Meet the self-professed misandrists on Twitter, the women who’ve got it all figured out

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Meet the self-professed misandrists on Twitter, the women who’ve got it all figured out

It’s a rhetorical tool, you fucking tools

The trope of the "man-hating feminist" is a common one, and the idea that fighting for women's rights means you despise every single man has been used against the feminist movement almost since its inception.

Nowadays, most high-profile feminists don't even need to state the obvious — that they don't have a vendetta against every single male-identifying human being — when they talk about their feminism.

But on certain corners of the internet, you can still find women who identify themselves as feminists and "misandrists," or those who profess a "hatred of men." babe reached out to a few of these women and talked about why — and if — they actually hate an entire gender, and what it means to perform misandry online.

First of all, #NotAllMen

Every woman I spoke with emphasized that when they say they hate men, they don't necessarily mean you or your dad or Jack from accounting. First and foremost, they mean the fucking patriarchy.

"I don’t hate all men," said Missy, who tweets under @missykaybm. "Thirty seconds on my TL will tell you that I regularly interact with male friends online and that I’m happily married to a man."

But just because the women we spoke to have personal relationships with men — who doesn't, on some level? — doesn't mean that all men, or men as a collective, should be immune from criticism. "Misogyny is a disease, especially in the worlds I move in (sports & nerdery)," Missy said. "And far too often, it goes unchecked."

Others pointed out the false equivalence that some people draw between misogyny and misandry.

"Misogyny is the entrenched degradation and disdain for women and femininity which kills literally millions of girls and women every year," said Sally, who tweets under @sallystrange. "Misandry is what feminists get accused of when they question allowing that state of affairs to continue."

They know they're not always going to be taken seriously — and they don't always want to be

When Nel (who chose not to include her Twitter handle in this article) first became a feminist, she went out of her way to avoid criticizing or stereotyping men. But she didn't see the same respect for her identity or beliefs from her opponents.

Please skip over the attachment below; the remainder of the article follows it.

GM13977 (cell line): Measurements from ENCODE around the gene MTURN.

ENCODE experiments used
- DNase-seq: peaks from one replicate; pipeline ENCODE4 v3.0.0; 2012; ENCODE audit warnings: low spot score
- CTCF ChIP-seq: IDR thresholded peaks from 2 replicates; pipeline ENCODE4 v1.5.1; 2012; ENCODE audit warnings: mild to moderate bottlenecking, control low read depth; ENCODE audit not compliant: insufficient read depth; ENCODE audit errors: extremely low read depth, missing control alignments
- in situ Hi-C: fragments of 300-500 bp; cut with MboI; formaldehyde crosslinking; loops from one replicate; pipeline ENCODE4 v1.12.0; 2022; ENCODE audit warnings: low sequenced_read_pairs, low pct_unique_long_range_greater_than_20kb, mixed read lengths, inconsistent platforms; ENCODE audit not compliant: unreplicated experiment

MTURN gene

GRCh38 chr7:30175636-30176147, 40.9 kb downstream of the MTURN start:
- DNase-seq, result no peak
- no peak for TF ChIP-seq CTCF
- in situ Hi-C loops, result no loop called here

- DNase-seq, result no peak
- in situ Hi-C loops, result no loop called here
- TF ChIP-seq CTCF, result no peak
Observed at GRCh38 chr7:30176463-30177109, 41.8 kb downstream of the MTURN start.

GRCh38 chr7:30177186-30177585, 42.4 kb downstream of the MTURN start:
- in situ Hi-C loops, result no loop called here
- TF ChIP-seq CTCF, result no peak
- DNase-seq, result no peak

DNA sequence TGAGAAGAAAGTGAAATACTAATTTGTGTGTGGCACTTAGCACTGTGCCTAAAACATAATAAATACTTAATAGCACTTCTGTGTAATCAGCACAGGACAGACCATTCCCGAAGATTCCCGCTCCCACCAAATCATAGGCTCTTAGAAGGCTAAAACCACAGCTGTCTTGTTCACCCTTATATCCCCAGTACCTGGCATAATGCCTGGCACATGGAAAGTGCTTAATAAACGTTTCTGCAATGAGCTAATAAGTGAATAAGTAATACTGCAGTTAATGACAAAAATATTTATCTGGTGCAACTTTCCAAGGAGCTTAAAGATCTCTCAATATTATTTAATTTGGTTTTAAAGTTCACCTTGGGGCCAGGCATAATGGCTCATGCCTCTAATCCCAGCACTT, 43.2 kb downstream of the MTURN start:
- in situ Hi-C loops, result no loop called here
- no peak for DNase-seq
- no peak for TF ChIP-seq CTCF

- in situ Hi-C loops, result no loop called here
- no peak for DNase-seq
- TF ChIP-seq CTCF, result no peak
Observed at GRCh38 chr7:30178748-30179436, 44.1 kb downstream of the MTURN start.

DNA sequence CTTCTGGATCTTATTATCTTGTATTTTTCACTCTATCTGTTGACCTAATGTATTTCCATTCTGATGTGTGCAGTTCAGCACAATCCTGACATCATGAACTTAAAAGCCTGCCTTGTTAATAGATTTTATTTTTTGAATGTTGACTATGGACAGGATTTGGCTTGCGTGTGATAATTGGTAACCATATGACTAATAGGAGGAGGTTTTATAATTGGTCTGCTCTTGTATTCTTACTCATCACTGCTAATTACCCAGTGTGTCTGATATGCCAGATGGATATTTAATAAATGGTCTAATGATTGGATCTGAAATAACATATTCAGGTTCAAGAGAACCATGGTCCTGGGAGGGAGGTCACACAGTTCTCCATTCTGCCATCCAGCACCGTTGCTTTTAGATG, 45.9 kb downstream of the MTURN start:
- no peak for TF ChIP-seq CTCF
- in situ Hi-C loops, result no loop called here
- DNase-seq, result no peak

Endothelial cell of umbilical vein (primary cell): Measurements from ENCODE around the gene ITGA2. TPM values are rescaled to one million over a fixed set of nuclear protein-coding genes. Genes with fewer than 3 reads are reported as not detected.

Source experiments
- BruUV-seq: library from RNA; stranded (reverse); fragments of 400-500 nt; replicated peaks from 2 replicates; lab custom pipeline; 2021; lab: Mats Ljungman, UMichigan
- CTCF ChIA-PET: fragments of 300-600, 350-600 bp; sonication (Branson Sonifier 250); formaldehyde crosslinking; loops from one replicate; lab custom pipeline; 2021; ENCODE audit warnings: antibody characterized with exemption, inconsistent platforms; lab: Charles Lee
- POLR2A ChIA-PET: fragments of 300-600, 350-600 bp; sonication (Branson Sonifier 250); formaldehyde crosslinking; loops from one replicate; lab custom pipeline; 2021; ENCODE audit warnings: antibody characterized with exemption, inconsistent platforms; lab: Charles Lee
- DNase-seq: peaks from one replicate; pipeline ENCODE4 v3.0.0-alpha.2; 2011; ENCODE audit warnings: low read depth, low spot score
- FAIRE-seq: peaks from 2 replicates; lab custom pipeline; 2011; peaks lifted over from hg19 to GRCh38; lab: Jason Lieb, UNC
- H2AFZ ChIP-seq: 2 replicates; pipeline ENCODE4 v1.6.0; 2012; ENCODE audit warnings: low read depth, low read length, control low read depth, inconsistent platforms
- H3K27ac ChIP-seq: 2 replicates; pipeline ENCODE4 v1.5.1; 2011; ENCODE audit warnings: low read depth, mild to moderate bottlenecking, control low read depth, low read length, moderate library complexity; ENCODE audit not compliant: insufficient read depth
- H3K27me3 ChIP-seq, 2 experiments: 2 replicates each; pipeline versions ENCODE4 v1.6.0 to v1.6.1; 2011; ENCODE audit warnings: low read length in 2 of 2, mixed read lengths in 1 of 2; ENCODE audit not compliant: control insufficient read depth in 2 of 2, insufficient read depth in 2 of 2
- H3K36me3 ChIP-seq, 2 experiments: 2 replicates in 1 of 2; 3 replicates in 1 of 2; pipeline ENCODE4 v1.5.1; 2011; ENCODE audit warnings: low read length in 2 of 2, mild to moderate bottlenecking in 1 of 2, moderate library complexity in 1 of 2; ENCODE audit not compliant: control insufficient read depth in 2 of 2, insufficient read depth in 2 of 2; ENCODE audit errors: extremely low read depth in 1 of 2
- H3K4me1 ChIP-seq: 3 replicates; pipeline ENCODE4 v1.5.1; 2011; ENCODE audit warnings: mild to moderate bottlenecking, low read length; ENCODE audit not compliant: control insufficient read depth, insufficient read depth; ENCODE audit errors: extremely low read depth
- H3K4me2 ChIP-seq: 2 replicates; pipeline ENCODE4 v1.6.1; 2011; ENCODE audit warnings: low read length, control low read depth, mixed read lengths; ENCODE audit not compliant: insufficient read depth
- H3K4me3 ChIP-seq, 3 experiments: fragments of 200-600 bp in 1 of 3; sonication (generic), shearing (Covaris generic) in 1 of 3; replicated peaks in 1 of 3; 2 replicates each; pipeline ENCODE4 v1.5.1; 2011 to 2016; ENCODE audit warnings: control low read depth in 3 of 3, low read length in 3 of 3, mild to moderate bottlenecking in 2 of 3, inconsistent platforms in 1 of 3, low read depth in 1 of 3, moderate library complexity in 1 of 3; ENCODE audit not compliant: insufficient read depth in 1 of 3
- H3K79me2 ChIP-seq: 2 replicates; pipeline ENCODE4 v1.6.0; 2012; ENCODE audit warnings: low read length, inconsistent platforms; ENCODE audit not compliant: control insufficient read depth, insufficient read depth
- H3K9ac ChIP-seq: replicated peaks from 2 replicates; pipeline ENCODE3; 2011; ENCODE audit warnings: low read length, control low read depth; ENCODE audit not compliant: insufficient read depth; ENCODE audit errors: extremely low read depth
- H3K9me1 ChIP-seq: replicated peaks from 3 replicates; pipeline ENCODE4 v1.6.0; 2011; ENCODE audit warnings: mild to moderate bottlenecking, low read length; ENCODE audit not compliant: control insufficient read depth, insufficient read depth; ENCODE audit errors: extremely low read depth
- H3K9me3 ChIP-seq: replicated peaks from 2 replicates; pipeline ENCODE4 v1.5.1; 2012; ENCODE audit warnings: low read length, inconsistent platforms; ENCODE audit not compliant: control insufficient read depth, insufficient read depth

"While I did everything in my power to accommodate the feelings of men and debated politely, I found that the courtesy was often not returned and empathy for women was scarce," Nel said. So she started being blunt about her feelings towards men.

"I have received a few threats, mostly from very young men and boys," she said. "I have also received words of understanding and kind thanks from strangers who were not able, or did not feel free, to state their own feelings and experiences when interacting with men."

Sally, who has "misandry aficionada" in her Twitter bio, said for her, it's more of an in-joke than anything else.

"Misandry is a satirical response to being told it's impossible to ask men to rape less because men are inherently incapable of doing so for some vague biological reason," she said. "It's a joke that you wouldn't necessarily get unless you've been presenting as a feminist online (at least) for a while."

They're usually not talking to men anyway

"Embracing misandry has been liberating for me because it helped me embrace my anger and not try to hide it so much anymore," Sally said. "It scares people, sometimes, yes, but that's OK. Others get inspired and encouraged."

The women I spoke to said that, for them, talking about misandry helped create context and room for other women, and non-men in general, to share their own experiences.

"What I want is to create a space that puts women & non-men first. I want to raise those voices above the dominant echo-chamber of male thought," Missy said. "Women contact me when they’re harassed online, and I’ve outed abusers and pushed them to deactivate their accounts. If I can make my small space safer for women, any blowback I get is worth it."

Visibility is important, according to these women, and anti-male sentiments are often made invisible.

"I don't usually trash men just for the sake of it, I just want women and other minorities to know that the bullshit they suffered is common, said Xiomera, who tweets under @siltha. "I want to make that bullshit open and visible, so women and minorities are more empowered to stop those kind of behaviors and not blame themselves about it."

So men, change your behavior, but don't take it so personally

If you're a man who sees someone talking about hating men, I can understand the knee-jerk response — "Not me! Don't discriminate!"

But at the end of the day, it isn't about men as individuals — it's about the space they take up, the pain they cause and the women they're silencing while they do it.

"When I read an article were a black woman is explaining trash white women do, I don't put my focus on 'Oh, you are insulting me, #notAllWhiteWomen,'" Xiomera said. "I put the focus on what shit I might be doing without realizing that is hurting this person so bad that she needs to express it."

Because these women are not going to stop tweeting about misandry until they see a shift away from everyday acceptance of misogyny.

"The backlash has always existed whenever we challenge the status quo and will continue to exist," Nel said. "Regardless of if the feminist is polite and loves men, living up to most of society's standards, or if they're angry 'man haters'."

Sometimes, you've gotta be a little rude to make yourself heard and affect change.

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